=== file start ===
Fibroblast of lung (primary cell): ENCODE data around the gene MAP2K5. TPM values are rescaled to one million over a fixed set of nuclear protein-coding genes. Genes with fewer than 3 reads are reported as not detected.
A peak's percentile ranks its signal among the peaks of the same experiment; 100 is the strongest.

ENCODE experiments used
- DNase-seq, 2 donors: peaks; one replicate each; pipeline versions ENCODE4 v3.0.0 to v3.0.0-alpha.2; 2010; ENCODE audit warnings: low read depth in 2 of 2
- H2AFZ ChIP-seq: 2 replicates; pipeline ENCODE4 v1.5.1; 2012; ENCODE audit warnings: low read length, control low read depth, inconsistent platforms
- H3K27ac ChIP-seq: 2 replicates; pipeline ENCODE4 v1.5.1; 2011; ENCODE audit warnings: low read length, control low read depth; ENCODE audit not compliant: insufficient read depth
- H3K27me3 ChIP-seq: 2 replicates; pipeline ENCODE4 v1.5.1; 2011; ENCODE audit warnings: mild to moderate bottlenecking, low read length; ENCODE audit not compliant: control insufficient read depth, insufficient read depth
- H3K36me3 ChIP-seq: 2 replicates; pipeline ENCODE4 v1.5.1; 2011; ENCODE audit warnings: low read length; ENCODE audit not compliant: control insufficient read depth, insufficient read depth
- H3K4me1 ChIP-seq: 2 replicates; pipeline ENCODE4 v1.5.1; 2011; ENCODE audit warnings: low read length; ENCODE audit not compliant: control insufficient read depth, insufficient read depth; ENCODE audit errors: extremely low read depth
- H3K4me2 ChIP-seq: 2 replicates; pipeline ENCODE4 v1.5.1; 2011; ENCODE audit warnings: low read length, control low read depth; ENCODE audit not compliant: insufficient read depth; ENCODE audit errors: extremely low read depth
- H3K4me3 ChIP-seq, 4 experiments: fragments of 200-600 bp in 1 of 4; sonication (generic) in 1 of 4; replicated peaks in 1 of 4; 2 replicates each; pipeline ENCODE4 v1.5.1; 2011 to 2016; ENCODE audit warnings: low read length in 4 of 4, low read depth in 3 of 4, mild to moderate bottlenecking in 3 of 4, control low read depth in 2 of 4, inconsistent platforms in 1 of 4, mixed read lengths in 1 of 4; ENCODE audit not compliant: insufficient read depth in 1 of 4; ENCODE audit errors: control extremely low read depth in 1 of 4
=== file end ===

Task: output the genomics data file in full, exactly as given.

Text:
Fibroblast of lung (primary cell): ENCODE data around the gene MAP2K5. TPM values are rescaled to one million over a fixed set of nuclear protein-coding genes. Genes with fewer than 3 reads are reported as not detected.
A peak's percentile ranks its signal among the peaks of the same experiment; 100 is the strongest.

ENCODE experiments used
- DNase-seq, 2 donors: peaks; one replicate each; pipeline versions ENCODE4 v3.0.0 to v3.0.0-alpha.2; 2010; ENCODE audit warnings: low read depth in 2 of 2
- H2AFZ ChIP-seq: 2 replicates; pipeline ENCODE4 v1.5.1; 2012; ENCODE audit warnings: low read length, control low read depth, inconsistent platforms
- H3K27ac ChIP-seq: 2 replicates; pipeline ENCODE4 v1.5.1; 2011; ENCODE audit warnings: low read length, control low read depth; ENCODE audit not compliant: insufficient read depth
- H3K27me3 ChIP-seq: 2 replicates; pipeline ENCODE4 v1.5.1; 2011; ENCODE audit warnings: mild to moderate bottlenecking, low read length; ENCODE audit not compliant: control insufficient read depth, insufficient read depth
- H3K36me3 ChIP-seq: 2 replicates; pipeline ENCODE4 v1.5.1; 2011; ENCODE audit warnings: low read length; ENCODE audit not compliant: control insufficient read depth, insufficient read depth
- H3K4me1 ChIP-seq: 2 replicates; pipeline ENCODE4 v1.5.1; 2011; ENCODE audit warnings: low read length; ENCODE audit not compliant: control insufficient read depth, insufficient read depth; ENCODE audit errors: extremely low read depth
- H3K4me2 ChIP-seq: 2 replicates; pipeline ENCODE4 v1.5.1; 2011; ENCODE audit warnings: low read length, control low read depth; ENCODE audit not compliant: insufficient read depth; ENCODE audit errors: extremely low read depth
- H3K4me3 ChIP-seq, 4 experiments: fragments of 200-600 bp in 1 of 4; sonication (generic) in 1 of 4; replicated peaks in 1 of 4; 2 replicates each; pipeline ENCODE4 v1.5.1; 2011 to 2016; ENCODE audit warnings: low read length in 4 of 4, low read depth in 3 of 4, mild to moderate bottlenecking in 3 of 4, control low read depth in 2 of 4, inconsistent platforms in 1 of 4, mixed read lengths in 1 of 4; ENCODE audit not compliant: insufficient read depth in 1 of 4; ENCODE audit errors: control extremely low read depth in 1 of 4